Moreover, the Jewish bourgeoisie and the increasingly conservative leaders of the Jewish organizations act as if they were now fully established in the U.S. ruling class. As political attacks against blacks mount, they too use code words like “quotas” and “preferential hiring” to keep blacks down. As often as not they are in the forefront of the racist assault.
The charge of “black anti-Semitism” is of fairly recent vintage. Jewish leaders began pointing to it in the late 1960’s, when the black movement began moving away from legalistic civil rights and charting an independent course. Before that, the “liberal-labor coalition” which led the political drive for civil rights was headed by the labor unions, Northern Democrats, the big Jewish organizations and the mainline white churches. They were the senior partners; black groups like the NAACP, SCLC and CORE were assigned lesser parts.
Under the pressure of the ghetto uprisings that swept inner-city America, “black power” forces grew and the grand alliance segmented. While capitalism could still afford to make concessions to the black revolt in the late 1960’s, signs of the shrinking pie were already evident. The liberal labor and white ethnic leaders looked after their own and were not at all delighted to learn that blacks wanted an equal share.
Ordinary Jews had a mixed consciousness toward blacks. On the one hand, they saw blacks as another persecuted people. On the other, they feared rising crime and urban blight and associated these with blacks, swallowing the pervasive racism of U.S. society. Having mostly moved up into the white-collar working class, they also feared that their precarious acceptance on the edge of mainstream America would be endangered by the advance of “too many” blacks.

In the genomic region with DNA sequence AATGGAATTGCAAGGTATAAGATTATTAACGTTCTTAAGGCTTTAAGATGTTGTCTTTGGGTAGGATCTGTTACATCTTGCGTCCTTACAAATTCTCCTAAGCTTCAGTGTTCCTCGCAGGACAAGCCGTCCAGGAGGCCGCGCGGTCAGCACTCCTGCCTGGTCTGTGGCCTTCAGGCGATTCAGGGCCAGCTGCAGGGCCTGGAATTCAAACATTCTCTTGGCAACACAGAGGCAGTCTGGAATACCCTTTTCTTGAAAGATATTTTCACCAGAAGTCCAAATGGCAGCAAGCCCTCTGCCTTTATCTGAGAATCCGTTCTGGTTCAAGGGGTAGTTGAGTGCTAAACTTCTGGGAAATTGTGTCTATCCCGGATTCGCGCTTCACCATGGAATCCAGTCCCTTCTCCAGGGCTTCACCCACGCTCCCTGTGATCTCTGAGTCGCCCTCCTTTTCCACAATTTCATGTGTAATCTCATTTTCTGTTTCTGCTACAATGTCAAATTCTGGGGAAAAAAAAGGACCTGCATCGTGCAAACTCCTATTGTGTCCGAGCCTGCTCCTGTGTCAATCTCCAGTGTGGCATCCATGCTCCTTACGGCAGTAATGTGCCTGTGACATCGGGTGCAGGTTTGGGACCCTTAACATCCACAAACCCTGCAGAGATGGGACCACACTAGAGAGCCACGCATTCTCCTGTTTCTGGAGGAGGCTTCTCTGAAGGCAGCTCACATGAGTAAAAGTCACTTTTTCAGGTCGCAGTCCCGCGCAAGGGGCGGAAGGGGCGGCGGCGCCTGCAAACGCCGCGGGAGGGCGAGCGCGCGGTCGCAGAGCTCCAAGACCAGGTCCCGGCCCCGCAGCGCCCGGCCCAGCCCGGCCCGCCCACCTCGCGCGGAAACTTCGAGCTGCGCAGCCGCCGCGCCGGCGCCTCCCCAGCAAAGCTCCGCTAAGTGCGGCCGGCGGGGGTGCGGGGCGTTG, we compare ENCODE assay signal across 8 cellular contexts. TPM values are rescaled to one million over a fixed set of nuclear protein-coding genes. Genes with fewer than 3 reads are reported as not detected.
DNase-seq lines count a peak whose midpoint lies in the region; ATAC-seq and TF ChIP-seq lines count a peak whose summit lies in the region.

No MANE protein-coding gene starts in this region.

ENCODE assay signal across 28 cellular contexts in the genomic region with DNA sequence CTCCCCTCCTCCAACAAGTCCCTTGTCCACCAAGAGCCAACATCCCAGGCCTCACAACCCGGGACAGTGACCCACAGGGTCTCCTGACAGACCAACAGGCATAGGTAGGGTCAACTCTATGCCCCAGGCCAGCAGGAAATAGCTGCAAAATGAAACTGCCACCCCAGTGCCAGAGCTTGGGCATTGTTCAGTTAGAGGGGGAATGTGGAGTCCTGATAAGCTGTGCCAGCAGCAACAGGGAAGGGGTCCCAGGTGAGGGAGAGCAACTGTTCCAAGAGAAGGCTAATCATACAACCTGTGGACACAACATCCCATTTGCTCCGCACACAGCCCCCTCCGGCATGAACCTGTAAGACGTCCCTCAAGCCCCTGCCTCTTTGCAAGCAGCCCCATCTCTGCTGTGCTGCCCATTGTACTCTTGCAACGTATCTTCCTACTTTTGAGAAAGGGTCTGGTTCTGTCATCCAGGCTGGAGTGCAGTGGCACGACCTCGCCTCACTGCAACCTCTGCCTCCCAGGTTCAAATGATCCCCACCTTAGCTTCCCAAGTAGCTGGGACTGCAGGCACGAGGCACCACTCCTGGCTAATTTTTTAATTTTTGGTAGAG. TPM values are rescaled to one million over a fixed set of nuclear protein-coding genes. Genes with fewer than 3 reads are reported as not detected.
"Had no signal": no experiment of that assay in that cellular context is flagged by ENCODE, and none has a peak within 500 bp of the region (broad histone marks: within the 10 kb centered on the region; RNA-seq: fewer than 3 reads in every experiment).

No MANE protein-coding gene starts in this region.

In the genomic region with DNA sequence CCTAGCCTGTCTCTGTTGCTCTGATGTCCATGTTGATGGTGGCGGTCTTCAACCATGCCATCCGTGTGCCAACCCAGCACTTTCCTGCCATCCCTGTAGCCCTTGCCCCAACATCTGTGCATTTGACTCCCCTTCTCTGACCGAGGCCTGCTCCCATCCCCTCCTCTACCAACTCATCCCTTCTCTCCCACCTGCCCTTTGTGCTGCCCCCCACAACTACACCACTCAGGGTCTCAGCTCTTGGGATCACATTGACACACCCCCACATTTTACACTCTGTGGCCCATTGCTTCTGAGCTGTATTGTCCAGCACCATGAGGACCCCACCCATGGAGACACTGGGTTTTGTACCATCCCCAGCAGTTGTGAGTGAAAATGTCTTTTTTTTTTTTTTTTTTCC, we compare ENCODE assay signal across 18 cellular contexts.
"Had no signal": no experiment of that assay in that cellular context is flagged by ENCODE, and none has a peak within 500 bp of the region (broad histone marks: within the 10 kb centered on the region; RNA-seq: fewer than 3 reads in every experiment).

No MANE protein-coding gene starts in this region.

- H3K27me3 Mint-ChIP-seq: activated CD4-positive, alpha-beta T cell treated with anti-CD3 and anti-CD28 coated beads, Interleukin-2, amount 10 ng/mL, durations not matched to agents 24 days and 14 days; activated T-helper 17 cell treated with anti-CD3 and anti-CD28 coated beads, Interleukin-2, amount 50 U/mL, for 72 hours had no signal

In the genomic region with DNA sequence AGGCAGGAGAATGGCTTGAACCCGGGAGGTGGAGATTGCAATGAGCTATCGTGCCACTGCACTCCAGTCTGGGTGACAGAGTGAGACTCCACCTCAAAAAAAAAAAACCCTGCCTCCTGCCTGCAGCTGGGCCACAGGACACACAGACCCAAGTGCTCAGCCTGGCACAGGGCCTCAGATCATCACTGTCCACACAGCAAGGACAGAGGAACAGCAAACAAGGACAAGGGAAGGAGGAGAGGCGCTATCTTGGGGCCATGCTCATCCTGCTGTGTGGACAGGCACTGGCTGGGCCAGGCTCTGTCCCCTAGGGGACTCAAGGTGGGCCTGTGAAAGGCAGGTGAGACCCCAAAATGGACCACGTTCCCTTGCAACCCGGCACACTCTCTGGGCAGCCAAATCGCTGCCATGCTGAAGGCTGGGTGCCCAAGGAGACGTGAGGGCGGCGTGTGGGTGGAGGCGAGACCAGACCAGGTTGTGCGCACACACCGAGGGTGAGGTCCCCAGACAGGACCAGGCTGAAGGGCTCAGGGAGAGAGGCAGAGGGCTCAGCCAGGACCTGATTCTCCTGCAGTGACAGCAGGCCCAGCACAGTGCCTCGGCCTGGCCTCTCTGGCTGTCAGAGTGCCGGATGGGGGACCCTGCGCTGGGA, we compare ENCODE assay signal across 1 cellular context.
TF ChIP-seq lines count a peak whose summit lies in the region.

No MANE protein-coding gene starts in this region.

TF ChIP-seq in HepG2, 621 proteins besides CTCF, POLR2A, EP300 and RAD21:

The turning point towards neo-conservatism was the New York teachers’ strike of 1968. Before then the main Jewish organizations had minimized occasional reports of black anti-Semitism, justifiably warning instead against what they called a “Jewish backlash.” Faced with a ruling-class attack against unions, the heads of the largely Jewish teachers’ union chose to lash back against black “community control” leaders rather than confront their bourgeois “friends.” And given the discriminatory practices of most unions, it was no wonder that many blacks were misled into attacks on union rights. The union heads used this to re-channel labor’s response. Albert Shanker & Co. took a handful of ugly anti-Semitic leaflets and broadcast them widely in newspaper ads and articles. Thus “black anti-Semitism” was born.
In accepting this outrageous generalization, the Jewish organizations betrayed their own followers. As the capitalist pie shrinks further, U.S. capitalism will not hesitate to learn from the Nazis and turn mass hatred and rebellion against a familiar scapegoat, the Jews. Jewish leaders toadying to the capitalists and pointing accusingly at blacks will not deflect the far more dangerous and mounting white anti-Semitism and will have done little or nothing to fight against it.